Seminars 11-13 - The Nullification Trial (1455-1456)
Seminars 14-15 - Debating gender & religion

 

Assessment

Task Length % of module mark
Essay/coursework
Essay 4,000 words
N/A 50
Online Exam
Online Exam
8 hours 50

Special assessment rules

None

Additional assessment information

For formative assessment, students will be given the opportunity to do practice gobbets and then required to write a 2,000-word procedural essay relating to the themes and issues of the module in either the autumn or spring term.

For summative assessment, students complete a 4,000-word essay which utilises an analysis of primary source materials to explore a theme or topic relating to the module, due in week 5 of the summer term.

They then take a three-hour closed examination for summative assessment in the summer term assessment period comprising: one essay question relating to themes and issues, but showing an awareness of the pertinent sources that underpin these AND one ‘gobbet’ question (where students attempt two gobbets from a slate of eight).

The essay and exam are weighted equally at 50% each.

Reassessment

Task Length % of module mark
Essay/coursework
Essay 4,000 words
N/A 50
Online Exam
Online Exam
8 hours 50

Module feedback

Following their formative assessment task, students will receive written feedback that will include comments and a mark within 10 working days of submission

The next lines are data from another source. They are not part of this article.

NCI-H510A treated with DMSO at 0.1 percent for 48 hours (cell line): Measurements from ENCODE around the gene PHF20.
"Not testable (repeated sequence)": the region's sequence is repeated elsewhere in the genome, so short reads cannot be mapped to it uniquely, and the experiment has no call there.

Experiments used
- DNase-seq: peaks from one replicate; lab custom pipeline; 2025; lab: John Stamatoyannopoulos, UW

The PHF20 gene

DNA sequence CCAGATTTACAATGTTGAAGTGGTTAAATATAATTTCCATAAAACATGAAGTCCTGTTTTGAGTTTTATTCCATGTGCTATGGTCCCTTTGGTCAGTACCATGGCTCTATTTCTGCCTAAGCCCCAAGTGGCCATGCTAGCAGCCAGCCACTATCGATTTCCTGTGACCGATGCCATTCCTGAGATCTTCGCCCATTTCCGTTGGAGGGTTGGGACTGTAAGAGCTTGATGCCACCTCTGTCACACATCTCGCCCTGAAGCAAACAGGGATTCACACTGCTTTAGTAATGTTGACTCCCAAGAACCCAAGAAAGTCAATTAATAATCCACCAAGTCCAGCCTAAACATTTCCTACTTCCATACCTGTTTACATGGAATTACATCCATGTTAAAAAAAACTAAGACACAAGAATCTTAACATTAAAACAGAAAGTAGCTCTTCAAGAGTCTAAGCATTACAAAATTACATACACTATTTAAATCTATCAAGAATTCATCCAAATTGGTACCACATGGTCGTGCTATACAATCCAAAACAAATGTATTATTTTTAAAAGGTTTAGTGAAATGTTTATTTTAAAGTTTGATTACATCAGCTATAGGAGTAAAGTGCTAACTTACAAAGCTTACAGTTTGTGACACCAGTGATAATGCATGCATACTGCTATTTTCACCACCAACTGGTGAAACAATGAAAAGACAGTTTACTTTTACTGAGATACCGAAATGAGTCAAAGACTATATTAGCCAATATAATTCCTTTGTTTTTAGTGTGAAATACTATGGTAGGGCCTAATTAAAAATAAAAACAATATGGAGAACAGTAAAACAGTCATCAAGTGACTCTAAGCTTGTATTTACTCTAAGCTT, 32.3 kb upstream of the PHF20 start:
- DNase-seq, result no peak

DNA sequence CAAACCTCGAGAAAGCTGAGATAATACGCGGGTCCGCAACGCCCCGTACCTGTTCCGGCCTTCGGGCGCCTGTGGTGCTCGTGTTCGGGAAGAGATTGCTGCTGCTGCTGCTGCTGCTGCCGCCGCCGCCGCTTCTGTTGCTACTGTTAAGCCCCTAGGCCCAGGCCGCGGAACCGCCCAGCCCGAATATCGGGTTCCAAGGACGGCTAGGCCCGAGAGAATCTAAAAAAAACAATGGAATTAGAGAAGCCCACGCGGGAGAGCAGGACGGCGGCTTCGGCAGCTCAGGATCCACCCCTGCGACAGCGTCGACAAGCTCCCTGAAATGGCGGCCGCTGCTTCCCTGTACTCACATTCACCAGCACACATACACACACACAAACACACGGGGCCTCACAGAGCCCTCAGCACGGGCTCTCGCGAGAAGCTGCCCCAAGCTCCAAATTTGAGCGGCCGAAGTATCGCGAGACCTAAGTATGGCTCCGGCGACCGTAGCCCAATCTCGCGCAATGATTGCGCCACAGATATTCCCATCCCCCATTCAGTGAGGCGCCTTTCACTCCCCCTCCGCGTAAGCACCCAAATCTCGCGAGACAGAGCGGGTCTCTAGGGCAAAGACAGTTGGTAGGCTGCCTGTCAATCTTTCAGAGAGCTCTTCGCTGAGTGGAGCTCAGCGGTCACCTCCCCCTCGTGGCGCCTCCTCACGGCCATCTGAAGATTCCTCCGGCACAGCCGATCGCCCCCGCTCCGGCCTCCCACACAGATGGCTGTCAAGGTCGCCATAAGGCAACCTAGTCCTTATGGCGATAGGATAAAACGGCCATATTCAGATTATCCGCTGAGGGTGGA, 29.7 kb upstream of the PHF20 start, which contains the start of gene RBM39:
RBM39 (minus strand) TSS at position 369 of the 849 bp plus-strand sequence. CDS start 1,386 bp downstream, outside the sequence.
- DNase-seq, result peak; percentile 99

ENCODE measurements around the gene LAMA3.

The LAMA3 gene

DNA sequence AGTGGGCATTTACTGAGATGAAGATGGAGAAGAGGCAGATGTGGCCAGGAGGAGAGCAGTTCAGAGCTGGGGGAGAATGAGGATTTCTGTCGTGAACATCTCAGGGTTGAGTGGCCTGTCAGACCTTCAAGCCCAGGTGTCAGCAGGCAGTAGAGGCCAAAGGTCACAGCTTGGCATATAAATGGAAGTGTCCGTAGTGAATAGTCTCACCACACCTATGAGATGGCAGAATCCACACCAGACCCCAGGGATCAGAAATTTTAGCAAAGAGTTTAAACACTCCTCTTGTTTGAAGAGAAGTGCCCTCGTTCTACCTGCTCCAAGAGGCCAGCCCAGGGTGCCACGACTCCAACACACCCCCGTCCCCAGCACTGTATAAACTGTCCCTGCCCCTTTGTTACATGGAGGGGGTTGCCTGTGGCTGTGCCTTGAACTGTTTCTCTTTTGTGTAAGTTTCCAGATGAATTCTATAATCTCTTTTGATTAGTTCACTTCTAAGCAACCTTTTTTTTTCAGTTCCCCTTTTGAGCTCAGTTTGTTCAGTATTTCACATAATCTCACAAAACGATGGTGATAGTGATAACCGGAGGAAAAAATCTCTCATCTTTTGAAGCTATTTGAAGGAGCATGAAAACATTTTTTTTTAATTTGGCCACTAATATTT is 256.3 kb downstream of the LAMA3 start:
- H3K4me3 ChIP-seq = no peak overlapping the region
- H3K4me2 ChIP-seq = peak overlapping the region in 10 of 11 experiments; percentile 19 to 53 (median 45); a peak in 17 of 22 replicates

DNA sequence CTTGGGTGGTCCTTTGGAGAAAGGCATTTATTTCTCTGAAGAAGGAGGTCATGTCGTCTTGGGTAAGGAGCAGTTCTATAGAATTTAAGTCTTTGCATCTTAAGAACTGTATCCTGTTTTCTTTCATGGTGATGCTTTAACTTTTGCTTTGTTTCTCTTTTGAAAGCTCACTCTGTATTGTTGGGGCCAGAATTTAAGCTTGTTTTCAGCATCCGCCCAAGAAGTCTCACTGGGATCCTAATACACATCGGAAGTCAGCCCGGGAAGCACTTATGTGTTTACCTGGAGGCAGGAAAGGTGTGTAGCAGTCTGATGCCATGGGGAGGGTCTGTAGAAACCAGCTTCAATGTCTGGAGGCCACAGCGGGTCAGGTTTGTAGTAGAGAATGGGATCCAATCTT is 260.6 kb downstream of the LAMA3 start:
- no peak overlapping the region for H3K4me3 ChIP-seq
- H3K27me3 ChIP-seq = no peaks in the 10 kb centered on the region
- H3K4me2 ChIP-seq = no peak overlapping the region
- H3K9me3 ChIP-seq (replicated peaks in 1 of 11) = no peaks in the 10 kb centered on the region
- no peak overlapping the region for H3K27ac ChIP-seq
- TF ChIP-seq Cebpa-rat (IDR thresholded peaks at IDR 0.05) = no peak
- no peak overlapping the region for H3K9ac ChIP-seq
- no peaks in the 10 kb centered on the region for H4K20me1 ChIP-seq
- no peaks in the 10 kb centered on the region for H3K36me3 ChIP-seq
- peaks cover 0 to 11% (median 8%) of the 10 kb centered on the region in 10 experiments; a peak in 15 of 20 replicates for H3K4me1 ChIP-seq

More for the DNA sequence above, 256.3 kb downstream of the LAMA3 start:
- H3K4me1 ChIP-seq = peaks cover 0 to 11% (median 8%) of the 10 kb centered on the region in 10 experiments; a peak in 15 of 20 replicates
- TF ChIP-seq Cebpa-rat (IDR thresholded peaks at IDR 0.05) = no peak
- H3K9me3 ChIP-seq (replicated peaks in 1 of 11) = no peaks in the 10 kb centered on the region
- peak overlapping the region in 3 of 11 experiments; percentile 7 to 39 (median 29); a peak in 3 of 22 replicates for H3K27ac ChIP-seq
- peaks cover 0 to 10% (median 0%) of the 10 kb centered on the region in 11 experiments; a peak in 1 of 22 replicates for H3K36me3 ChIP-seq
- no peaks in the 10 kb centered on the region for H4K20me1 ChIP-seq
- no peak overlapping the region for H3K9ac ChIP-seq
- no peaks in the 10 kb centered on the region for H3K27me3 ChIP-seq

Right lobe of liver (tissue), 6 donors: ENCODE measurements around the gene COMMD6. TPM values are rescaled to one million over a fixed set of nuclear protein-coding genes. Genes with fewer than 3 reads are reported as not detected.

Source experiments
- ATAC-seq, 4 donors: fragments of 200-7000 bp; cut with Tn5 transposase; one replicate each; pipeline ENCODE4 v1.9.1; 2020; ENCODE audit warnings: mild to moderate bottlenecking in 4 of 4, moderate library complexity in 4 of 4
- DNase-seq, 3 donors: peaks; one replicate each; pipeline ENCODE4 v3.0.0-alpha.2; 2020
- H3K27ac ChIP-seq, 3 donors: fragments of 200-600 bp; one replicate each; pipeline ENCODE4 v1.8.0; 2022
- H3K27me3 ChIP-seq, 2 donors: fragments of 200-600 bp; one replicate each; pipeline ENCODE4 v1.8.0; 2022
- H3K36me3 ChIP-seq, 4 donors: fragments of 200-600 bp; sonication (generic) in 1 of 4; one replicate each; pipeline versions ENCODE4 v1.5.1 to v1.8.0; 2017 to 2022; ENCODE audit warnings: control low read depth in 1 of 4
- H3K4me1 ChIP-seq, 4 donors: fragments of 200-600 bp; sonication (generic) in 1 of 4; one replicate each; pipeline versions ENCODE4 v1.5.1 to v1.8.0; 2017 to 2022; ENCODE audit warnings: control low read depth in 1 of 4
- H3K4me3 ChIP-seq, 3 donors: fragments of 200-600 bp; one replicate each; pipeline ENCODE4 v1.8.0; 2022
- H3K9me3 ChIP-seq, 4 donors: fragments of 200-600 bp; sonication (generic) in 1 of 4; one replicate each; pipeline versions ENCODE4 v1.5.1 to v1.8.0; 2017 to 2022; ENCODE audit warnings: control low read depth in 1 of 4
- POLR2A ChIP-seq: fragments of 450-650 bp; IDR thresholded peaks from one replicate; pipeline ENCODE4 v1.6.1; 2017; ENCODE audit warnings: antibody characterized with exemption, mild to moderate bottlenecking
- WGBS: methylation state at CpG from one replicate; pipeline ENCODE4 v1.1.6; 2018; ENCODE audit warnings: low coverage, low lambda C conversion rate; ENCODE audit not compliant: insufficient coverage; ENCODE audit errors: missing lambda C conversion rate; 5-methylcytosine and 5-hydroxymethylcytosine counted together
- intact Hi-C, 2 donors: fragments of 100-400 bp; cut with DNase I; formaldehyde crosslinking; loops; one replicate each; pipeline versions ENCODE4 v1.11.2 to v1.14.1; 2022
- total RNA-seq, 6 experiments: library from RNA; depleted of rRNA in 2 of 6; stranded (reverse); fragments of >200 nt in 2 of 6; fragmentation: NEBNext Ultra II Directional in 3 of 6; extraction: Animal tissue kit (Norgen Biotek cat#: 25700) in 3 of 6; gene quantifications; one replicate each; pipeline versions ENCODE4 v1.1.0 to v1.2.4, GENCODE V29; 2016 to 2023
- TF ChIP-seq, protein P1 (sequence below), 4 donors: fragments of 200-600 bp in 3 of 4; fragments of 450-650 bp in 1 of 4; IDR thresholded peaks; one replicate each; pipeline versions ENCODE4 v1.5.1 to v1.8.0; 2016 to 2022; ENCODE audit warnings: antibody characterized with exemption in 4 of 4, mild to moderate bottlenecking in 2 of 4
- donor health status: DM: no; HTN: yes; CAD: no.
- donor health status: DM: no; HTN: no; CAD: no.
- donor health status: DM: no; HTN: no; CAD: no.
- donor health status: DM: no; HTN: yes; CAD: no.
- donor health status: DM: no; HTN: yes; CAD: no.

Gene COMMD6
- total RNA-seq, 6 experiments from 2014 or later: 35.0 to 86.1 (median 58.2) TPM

Work will be returned to students in their seminars and may be supplemented by the tutor giving some oral feedback to the whole group. All students are encouraged, if they wish, to discuss the feedback on their procedural work during their tutor’s student hours. For more information, see the Statement on Feedback.

For the summative assessment task, students will receive their provisional mark and written feedback within 20 working days of the submission deadline unless submitted in week 5 of the summer term, in which case these are available within 25 working days. The tutor will then be available during student hours for follow-up guidance if required. For more information, see the Statement of Assessment.

 

Indicative reading

For term time reading, please refer to the module VLE site. Before the course starts, we encourage you to look at the following items of preliminary reading:

Taylor, Larissa Juliet. The Virgin Warrior. The Life and Death of Joan of Arc. New Haven: Yale University Press, 2009.

Castor, Helen. Joan of Arc. London, 2015.

Joan of Arc, La Pucelle. Ed. And trans. Craig Taylor. Manchester: Manchester University Press, 2006.



The information on this page is indicative of the module that is currently on offer. The University is constantly exploring ways to enhance and improve its degree programmes and therefore reserves the right to make variations to the content and method of delivery of modules, and to discontinue modules, if such action is reasonably considered to be necessary by the University. Where appropriate, the University will notify and consult with affected students in advance about any changes that are required in line with the University's policy on the Approval of Modifications to Existing Taught Programmes of Study.